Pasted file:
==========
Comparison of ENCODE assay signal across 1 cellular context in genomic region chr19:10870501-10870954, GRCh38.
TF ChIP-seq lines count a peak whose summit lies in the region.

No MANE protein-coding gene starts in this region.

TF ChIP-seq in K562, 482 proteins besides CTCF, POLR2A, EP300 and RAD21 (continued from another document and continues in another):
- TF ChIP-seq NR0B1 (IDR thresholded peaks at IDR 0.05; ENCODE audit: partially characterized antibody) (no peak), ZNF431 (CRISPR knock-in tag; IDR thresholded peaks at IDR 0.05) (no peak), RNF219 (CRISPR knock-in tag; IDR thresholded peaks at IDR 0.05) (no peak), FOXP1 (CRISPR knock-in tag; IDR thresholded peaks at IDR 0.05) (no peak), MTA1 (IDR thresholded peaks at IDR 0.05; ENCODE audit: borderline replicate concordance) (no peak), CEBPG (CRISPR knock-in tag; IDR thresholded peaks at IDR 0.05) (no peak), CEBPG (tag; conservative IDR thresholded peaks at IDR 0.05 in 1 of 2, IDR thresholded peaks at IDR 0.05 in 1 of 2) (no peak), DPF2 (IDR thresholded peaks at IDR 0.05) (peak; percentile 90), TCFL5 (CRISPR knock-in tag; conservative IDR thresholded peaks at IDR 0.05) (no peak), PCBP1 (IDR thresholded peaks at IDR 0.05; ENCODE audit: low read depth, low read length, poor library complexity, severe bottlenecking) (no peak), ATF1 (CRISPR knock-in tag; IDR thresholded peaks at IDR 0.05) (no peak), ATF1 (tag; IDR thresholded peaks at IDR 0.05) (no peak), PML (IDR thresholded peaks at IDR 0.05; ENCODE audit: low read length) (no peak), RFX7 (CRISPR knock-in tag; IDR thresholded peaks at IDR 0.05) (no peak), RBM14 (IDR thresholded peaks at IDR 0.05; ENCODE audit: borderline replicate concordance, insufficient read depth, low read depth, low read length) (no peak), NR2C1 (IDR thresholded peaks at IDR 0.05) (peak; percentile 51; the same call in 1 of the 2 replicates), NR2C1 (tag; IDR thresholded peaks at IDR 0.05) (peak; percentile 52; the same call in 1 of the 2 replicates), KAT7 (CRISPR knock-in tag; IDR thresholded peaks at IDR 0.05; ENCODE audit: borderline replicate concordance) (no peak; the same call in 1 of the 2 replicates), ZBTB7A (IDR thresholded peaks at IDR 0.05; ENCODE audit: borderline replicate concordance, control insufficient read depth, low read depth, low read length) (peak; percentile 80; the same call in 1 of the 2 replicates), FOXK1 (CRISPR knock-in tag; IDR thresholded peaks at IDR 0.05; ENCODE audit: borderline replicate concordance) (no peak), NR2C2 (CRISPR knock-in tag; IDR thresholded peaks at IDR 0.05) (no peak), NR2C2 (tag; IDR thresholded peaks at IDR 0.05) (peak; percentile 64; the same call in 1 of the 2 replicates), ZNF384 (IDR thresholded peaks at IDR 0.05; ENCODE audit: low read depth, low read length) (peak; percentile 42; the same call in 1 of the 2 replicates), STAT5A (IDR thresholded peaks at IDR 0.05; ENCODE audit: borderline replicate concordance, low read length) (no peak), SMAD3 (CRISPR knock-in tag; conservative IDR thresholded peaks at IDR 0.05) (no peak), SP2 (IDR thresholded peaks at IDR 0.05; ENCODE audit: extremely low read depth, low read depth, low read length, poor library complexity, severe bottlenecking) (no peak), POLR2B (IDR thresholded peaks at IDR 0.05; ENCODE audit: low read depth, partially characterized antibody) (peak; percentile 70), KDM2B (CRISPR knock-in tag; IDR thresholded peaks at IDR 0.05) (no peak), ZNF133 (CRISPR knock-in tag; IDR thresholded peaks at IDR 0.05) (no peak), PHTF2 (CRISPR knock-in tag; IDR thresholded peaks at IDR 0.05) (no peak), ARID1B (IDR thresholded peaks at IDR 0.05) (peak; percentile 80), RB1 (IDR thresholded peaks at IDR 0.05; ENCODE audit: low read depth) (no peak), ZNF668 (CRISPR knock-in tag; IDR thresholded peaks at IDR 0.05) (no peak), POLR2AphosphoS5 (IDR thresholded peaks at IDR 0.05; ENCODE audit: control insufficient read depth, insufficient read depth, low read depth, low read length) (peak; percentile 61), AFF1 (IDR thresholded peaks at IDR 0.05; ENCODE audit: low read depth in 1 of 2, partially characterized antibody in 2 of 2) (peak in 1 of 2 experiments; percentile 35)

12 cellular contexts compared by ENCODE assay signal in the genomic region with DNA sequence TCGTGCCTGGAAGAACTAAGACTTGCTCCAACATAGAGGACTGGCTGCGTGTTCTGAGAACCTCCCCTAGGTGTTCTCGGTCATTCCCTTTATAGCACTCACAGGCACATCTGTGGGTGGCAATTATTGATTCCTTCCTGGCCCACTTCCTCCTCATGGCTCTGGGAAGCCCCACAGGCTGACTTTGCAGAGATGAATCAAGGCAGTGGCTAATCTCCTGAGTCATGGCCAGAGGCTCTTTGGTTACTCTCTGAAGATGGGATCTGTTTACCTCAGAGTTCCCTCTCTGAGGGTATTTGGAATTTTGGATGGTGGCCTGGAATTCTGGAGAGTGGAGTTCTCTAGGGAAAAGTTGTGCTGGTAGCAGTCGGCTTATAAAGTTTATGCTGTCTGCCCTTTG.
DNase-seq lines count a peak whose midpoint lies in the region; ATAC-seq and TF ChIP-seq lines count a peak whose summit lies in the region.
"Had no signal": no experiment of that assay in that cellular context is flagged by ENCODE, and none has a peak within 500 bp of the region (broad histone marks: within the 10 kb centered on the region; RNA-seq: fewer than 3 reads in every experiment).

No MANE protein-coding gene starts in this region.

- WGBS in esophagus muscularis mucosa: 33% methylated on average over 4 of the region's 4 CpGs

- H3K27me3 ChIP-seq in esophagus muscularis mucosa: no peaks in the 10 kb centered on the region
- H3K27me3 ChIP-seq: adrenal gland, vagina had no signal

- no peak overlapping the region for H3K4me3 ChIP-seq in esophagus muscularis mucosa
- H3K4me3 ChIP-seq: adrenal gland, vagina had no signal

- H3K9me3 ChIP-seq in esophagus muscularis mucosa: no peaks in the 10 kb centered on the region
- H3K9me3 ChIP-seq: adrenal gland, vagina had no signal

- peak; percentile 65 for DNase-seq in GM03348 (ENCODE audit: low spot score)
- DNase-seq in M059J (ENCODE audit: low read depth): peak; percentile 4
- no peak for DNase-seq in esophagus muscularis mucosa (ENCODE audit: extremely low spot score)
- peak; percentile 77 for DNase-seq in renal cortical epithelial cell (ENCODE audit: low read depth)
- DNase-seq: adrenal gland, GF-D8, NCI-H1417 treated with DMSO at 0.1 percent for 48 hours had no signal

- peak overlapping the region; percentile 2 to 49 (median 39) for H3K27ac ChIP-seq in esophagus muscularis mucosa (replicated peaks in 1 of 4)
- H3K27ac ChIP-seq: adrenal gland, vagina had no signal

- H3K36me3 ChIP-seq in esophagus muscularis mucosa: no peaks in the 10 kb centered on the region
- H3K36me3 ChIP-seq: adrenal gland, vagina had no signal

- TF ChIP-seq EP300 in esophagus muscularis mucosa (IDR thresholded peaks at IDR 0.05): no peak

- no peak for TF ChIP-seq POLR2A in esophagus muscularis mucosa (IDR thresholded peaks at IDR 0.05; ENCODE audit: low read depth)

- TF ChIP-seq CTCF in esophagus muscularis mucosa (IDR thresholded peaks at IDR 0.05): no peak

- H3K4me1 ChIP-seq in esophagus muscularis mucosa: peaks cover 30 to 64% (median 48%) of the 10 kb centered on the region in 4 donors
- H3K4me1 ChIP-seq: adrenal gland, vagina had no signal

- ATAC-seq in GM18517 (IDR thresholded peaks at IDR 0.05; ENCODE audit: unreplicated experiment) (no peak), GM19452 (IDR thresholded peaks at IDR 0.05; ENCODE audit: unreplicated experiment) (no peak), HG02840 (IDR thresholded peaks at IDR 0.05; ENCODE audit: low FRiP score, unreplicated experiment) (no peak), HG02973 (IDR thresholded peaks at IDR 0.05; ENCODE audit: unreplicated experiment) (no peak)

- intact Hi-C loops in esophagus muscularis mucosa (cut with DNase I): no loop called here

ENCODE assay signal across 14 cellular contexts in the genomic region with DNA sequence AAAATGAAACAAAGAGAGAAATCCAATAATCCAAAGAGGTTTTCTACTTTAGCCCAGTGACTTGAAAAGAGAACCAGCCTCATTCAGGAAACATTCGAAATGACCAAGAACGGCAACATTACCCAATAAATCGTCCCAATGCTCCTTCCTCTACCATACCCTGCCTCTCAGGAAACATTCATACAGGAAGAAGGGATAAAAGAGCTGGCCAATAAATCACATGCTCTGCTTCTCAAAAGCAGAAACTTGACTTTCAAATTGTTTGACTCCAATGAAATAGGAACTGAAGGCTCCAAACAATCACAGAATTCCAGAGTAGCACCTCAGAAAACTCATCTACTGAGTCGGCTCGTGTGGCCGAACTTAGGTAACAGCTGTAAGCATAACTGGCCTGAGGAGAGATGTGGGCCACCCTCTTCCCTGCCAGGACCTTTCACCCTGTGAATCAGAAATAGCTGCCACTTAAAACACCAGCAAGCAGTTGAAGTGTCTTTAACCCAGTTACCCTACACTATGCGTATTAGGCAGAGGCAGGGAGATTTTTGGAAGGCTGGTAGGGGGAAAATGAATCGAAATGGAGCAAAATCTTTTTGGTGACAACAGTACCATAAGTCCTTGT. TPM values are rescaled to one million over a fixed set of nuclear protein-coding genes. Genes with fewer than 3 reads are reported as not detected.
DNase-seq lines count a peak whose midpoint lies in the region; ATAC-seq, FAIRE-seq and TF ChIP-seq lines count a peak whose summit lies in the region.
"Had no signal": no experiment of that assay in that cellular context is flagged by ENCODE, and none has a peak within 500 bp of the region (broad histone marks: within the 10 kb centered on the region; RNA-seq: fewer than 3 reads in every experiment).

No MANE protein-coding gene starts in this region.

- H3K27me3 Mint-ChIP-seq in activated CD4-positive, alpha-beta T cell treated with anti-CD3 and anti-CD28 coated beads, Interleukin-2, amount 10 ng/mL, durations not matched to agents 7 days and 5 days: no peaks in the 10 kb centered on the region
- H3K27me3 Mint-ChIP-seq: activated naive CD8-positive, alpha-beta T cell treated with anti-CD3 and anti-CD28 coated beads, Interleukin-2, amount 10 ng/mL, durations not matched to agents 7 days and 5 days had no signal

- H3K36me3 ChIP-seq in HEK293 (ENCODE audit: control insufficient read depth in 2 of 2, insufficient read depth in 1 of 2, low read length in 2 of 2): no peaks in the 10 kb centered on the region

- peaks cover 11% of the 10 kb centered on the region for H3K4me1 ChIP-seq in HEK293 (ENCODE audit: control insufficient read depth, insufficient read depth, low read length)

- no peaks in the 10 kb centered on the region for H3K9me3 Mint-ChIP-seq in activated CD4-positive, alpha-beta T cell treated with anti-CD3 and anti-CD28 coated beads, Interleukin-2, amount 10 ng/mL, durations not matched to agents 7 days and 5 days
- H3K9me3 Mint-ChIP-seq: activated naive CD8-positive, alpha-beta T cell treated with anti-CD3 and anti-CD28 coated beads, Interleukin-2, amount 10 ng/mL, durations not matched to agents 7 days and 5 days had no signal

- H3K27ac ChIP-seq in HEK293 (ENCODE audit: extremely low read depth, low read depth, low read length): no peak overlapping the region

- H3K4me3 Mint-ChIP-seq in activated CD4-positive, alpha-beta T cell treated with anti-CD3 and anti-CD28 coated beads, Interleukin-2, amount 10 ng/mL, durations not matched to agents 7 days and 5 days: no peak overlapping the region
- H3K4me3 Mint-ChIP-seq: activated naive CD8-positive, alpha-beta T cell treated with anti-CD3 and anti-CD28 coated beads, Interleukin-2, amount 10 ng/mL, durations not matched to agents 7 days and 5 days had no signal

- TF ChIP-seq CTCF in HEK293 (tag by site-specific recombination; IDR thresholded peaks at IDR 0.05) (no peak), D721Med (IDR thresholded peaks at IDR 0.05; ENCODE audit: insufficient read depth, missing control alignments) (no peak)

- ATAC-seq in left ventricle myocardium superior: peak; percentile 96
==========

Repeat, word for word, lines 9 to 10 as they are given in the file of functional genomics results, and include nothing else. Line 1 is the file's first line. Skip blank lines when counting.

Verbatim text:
No MANE protein-coding gene starts in this region.

- WGBS in esophagus muscularis mucosa: 33% methylated on average over 4 of the region's 4 CpGs